About the Blog

The NEP-HIS Blog promotes scientific discussion through a blog format. NEP-HIS is the weekly report from NEP: New Economics Papers responsible for disseminating new working papers in the fields of business, economic and financial History. Among them the Editorial Team selects papers to be discussed in the blog.

Everyone is invited to comment. Try to stay civil, or your comments will be removed. And encourage others to read or join in the discussion.

Papers in NEP are exclusively sourced from the digital library RePEc: Research Papers in Economics. A history of NEP is available here. Follow this link for instructions on how to make papers available in NEP.

One thought on “About the Blog

  1. Deirdre McCloskey

    Emanuele Felice’s work on the North and the Mezzogiorno looks splendid. But I worry. I have long been suspicious of a certain tragic fatalism in (northerners’) talk about The Problem of the South. Carlo Levi would explain to his uncomprehending friends in the 1930s and 1940s eager to use the State to solve “the problem of the South” in Italy, “The State, I said, cannot solve the problem of the South, because the problem which we call by this name is none other than the problem of the State itself.” Rome, not Messina. Among outsiders it comes through in Edward Banfield’s work long ago, and especially in Robert Putnam’s.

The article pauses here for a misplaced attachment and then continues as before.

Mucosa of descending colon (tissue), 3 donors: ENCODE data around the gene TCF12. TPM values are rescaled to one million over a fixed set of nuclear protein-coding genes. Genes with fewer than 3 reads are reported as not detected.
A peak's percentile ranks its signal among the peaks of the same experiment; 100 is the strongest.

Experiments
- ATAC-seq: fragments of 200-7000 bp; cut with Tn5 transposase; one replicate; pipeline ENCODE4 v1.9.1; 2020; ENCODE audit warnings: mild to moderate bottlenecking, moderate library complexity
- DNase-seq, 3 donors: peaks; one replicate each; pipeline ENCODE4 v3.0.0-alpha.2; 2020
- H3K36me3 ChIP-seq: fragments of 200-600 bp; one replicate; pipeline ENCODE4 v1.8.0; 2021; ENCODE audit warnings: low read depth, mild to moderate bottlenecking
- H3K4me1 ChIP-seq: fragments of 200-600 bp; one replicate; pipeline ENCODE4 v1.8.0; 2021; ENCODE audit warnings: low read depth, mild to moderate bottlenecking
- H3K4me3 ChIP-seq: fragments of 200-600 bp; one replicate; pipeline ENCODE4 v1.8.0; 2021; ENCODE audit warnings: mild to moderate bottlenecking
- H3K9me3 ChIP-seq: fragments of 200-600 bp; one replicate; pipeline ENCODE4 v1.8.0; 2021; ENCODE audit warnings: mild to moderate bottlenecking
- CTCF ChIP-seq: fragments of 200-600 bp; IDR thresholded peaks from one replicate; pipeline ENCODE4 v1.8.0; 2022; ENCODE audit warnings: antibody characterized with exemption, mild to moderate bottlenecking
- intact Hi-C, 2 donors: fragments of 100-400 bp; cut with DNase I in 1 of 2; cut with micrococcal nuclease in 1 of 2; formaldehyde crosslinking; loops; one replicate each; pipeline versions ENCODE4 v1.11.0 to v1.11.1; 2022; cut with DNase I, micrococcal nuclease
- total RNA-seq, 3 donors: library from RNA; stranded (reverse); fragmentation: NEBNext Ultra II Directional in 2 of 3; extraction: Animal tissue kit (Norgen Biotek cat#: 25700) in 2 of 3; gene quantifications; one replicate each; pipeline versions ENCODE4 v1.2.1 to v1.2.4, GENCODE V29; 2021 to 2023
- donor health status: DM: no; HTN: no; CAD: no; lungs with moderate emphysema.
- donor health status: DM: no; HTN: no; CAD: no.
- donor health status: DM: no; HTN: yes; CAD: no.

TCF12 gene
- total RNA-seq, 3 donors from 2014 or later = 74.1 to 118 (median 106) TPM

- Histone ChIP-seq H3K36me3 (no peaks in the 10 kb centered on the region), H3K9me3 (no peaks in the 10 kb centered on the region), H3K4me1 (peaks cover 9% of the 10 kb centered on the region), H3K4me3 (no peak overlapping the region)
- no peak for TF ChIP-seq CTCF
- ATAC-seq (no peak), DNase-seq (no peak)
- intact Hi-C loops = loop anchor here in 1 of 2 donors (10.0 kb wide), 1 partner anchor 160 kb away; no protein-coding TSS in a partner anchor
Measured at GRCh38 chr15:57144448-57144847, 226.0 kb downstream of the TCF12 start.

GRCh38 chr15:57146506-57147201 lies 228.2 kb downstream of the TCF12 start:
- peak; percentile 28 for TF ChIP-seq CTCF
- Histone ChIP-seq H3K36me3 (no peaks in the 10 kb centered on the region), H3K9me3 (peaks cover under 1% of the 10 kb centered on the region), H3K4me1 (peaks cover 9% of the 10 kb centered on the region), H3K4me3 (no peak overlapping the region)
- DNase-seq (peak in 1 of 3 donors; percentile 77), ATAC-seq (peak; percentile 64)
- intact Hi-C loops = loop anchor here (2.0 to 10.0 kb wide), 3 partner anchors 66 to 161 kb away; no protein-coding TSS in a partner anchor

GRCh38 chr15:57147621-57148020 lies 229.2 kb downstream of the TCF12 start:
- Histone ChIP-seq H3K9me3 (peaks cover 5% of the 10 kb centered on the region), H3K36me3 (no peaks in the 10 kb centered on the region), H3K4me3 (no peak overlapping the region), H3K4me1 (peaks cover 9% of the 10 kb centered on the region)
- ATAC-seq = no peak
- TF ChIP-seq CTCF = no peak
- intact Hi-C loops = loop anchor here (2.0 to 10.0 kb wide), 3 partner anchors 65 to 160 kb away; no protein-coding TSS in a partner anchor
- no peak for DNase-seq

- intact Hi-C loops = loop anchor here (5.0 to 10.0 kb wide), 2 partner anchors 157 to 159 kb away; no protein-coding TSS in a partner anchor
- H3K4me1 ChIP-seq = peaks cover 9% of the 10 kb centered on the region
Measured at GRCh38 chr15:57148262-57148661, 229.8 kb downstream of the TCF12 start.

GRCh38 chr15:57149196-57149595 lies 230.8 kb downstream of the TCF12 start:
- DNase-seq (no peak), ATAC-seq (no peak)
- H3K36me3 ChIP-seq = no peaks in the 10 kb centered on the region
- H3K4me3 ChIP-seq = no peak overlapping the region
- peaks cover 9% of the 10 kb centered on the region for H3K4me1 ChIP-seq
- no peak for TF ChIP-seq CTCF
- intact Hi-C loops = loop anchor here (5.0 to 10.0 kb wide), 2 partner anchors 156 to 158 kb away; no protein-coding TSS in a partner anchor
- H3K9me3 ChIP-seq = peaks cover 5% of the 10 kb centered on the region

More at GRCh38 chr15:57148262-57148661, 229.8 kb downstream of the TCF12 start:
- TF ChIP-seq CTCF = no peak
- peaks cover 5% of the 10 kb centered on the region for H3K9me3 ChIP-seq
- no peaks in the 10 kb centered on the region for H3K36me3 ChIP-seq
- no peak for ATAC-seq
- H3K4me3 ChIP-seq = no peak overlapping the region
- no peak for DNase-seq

Sicilia and Calabria are now much, much better off than they were a century ago. If the South was a separate country (now, don’t start that!) it would rank among the pretty well-to-do, wouldn’t it? Anyway, the centuries-old insistence on comparing the South with the North is based on . . . what exactly? Both regions have grown smartly since 1950. Anyone who goes to, say, Catania feels she is in a First-World city (she did not feel this in 1959). The deficiencies in human capital were palpable on the old days, of course, but not, it seems, deeply cultural, or else southern Italians in the USA and Brazil and so forth would not have been so successful (one can make the same point about overseas Chinese, Parsis, Old Believers, eccetera). Italian-Americans a generation ago ranked third in educational attainments, after Jews and the Irish. Look at the number of prominent Americans with names ending in vowels. Most of them have grandparents from the South.

    I know that the South is supposed to be a great example of Why Institutions Matter—that was Putnam’s theme. But if so, why has it grown at all? Oh, yes: subsidies from the North. But that can’t account for rising improvements, can it?

    Reply

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